International relations

A neomedievalism, which is academically most grounded is neomedievalism in international relations. The general idea was first developed by Hedley Bull, a British theorist of international relations, in his “Anarchical society”.

Bull’s neomedievalism in international relations is reflected in:

“(1) the integration of countries into larger organizational units, with the European Union being an obvious example; (2) the disintegration of countries which become increasingly dependent on external players; (3) the collapse of the state monopoly on using violence, e.g. the emergence of private anti-state organizations (e.g. terrorist groups), seeking to take over the existing states or creating new ones; (4) the existence and development of supranational organizations – multinational corporations, global political movements, international non-governmental organizations, churches, intergovernmental organizations (e.g. the World Bank); and (5) technological unification of the world, or simply globalization (Bull does not use this term).”[1]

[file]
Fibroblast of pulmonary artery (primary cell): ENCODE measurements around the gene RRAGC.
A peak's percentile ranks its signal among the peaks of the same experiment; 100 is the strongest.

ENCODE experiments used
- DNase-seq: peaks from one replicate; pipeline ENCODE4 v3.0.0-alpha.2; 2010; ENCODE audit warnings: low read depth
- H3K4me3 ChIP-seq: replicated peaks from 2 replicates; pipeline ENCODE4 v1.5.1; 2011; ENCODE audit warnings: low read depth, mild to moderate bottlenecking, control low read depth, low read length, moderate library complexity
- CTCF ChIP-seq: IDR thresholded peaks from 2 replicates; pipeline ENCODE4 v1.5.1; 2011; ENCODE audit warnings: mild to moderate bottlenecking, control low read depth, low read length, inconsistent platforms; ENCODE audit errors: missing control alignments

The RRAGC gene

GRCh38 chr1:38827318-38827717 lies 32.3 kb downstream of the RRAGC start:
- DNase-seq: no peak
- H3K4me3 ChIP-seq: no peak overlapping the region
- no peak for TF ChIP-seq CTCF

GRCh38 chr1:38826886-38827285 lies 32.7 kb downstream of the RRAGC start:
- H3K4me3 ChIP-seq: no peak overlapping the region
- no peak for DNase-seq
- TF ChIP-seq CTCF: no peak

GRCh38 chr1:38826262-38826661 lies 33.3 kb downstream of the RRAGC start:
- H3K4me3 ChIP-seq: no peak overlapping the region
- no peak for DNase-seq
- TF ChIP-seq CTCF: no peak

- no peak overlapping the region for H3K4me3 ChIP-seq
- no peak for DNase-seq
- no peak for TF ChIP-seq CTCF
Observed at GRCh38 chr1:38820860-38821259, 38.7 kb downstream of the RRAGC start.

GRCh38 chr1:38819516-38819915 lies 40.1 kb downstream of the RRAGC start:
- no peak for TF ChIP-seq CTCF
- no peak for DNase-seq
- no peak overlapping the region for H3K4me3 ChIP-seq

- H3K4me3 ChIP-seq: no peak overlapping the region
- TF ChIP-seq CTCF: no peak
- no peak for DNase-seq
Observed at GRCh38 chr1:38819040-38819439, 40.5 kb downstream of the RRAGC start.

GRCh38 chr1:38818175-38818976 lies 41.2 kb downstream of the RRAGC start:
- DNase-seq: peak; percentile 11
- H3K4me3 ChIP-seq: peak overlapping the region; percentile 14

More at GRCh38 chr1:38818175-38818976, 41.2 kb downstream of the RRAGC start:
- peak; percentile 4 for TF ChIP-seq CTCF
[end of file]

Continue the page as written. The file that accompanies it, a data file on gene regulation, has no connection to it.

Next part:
[1] Quoted: G. Lewicki, 2017.

 

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